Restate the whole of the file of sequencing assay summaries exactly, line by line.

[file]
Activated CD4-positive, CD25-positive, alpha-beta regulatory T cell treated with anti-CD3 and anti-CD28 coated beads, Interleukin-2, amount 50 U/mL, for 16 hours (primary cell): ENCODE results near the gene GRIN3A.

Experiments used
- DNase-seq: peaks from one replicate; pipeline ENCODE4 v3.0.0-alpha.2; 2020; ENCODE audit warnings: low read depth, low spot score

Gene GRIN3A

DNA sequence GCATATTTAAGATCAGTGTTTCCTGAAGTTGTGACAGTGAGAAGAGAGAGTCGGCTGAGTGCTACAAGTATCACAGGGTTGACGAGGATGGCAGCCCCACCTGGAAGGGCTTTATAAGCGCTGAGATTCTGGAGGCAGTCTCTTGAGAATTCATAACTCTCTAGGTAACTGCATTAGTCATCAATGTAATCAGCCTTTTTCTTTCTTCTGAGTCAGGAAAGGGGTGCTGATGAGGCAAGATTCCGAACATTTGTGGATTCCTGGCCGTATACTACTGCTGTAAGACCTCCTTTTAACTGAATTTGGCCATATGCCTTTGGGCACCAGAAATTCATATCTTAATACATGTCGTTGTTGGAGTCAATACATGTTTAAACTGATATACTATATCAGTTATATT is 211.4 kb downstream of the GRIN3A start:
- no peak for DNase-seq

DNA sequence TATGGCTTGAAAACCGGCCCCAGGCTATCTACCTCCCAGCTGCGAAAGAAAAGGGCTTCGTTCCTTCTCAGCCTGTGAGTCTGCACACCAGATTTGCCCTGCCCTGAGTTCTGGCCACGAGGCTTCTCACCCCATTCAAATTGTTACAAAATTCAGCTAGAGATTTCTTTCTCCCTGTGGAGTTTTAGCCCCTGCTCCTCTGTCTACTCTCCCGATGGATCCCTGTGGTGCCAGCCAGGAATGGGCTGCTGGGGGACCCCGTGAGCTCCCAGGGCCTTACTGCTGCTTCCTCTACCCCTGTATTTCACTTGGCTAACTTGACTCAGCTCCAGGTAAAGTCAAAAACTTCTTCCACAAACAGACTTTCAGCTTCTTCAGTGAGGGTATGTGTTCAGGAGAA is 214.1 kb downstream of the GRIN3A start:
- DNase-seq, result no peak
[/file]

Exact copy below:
Activated CD4-positive, CD25-positive, alpha-beta regulatory T cell treated with anti-CD3 and anti-CD28 coated beads, Interleukin-2, amount 50 U/mL, for 16 hours (primary cell): ENCODE results near the gene GRIN3A.

Experiments used
- DNase-seq: peaks from one replicate; pipeline ENCODE4 v3.0.0-alpha.2; 2020; ENCODE audit warnings: low read depth, low spot score

Gene GRIN3A

DNA sequence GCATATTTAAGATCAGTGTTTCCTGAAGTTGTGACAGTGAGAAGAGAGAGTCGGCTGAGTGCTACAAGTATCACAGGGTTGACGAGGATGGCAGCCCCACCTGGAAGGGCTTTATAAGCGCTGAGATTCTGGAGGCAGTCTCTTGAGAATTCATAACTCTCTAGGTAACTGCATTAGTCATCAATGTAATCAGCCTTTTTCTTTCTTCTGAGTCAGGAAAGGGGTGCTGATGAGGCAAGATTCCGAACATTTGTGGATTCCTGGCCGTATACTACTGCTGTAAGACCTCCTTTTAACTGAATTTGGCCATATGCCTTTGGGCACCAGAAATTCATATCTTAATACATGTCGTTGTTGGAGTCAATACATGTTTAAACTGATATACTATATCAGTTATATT is 211.4 kb downstream of the GRIN3A start:
- no peak for DNase-seq

DNA sequence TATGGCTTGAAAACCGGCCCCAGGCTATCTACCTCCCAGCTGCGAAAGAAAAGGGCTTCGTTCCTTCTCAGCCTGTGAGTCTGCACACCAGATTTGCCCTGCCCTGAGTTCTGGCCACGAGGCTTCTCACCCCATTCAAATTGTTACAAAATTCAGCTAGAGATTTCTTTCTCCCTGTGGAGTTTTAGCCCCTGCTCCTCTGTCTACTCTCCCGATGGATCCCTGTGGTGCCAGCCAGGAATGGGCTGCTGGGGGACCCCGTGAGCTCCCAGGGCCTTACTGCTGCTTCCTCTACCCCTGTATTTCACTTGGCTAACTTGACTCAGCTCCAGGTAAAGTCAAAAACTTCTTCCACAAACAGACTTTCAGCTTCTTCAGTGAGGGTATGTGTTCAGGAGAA is 214.1 kb downstream of the GRIN3A start:
- DNase-seq, result no peak